But this begs a specific question - does the consumer have a say? Some would argue 'yes,' via the almighty power of the dollar. If you don't like what Lucas is doing, as the Facebook posts go, DON'T BUY THE BLU-RAYS!!! Simple as that, right...except, the system is set up to favor the filmmaker (well, at least in this specific case). Since Lucas refuses to make any former version of the movies available for purchase, fans are stuck with whatever he gives them. Now, if all you've known are the recent revamps complete with CG canoodling and impossible to defend casting choices, you probably don't care. Yet it's the older set who suffers the most, especially the 50-ish fan who spent hours on line to see the original Wars in 1977.
'Suffer' may sound harsh, but here's the rub - by doing what he's doing, Lucas lessens the import of the first film and its supporters. He destroys the inherent magic in the original version of the movie in order to fulfill a supposedly higher aesthetic purpose. It doesn't matter that those who filled Cineplexes back then might prefer the original 'mix.' New is new...and nicer. If that is indeed valid, then Peter Jackson should be praised, not hated, for doing the same to King Kong. Similarly, the current flood of remakes hitting the market should be embraced if only because they are taking tired old efforts like The Texas Chainsaw Massacre and Last House on the Left and giving them the contemporary cultural relevance they demand.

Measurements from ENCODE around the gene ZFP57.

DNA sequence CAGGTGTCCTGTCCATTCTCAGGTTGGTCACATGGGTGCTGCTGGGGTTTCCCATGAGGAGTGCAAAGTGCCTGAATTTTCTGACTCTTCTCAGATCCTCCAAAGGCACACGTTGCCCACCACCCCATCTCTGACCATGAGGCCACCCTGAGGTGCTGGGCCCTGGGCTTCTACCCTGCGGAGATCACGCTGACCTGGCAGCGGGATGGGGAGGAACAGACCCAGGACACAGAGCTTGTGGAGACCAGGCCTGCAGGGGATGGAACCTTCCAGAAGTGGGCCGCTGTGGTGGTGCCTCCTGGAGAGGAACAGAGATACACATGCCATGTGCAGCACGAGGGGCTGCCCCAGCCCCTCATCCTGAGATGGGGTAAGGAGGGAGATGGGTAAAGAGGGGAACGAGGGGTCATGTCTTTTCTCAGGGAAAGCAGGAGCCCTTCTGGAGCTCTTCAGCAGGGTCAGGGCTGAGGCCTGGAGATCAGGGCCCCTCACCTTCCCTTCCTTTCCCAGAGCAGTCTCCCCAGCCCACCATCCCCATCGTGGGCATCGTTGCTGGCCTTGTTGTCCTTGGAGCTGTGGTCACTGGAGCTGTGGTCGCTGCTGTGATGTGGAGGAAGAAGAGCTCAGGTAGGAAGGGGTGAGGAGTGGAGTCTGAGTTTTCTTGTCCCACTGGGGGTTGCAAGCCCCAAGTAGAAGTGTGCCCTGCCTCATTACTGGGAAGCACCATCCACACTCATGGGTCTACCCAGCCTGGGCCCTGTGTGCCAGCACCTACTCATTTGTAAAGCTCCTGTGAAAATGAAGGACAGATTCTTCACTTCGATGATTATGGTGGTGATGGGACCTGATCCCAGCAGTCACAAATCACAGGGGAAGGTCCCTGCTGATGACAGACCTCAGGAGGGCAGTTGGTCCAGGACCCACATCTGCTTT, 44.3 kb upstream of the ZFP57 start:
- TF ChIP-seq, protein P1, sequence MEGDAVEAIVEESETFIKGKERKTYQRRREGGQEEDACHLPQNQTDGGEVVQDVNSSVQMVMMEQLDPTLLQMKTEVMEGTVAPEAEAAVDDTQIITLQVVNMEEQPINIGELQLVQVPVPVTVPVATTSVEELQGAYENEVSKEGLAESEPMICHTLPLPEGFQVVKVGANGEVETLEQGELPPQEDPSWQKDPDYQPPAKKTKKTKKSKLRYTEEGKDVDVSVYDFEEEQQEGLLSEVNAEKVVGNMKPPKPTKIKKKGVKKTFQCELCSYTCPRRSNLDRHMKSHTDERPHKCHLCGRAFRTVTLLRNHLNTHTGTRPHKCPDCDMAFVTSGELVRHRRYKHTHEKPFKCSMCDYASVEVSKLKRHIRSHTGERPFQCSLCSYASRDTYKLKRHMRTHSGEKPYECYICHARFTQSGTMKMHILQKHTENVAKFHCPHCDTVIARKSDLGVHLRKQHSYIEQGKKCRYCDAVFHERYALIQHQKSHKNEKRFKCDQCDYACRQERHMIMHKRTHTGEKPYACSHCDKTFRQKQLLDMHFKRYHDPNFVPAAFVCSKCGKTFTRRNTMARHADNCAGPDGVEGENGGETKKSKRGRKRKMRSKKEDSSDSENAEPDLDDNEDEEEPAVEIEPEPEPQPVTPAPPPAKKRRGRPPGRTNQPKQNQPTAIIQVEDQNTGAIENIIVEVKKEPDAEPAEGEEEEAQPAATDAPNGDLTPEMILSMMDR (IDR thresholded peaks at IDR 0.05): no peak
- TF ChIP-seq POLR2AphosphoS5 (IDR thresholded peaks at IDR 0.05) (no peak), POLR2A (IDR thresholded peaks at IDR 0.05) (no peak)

Again, Lucas can argue vision all he wants, but there is a fine line between being a completist and being a jerk. Under his assessment, any movie not up to today's standards should be taken back and fine tuned until it meets a certain unsettled criteria. Of course, he can never return to the source for the true test - that is, taking the recently revamped Wars and releasing it on an unsuspecting mid-'70s audience (now THERE'S an argument for time machine technology). Granted, one assumes that more than a few minds would be blown, but it is the success of the original films that allows the tyrannical tycoon the luxury of playing celluloid God in the first place. What about those disciples? Are they to be merely cast aside?
The answer is clearly "Yes," and along with their lack of patronage comes a smug sense of satisfaction. Indeed, Lucas must love the maelstrom that arrives whenever he announces, and then makes available, his latest incarnation of his franchise. It's the kind of cracking word of mouth advertisers drool over. Sure, some will be turned off by the concept of having to, once again, pony up for movies that contain only minor artistic changes. Others will simply leap - either at the chance, or off their childhood petards. It should come as no surprise that George Lucas has used the Blu-ray release of Star Wars as an opportunity to reimagine and manipulate his mythos...and don't be surprised in a few years when he up and does it again.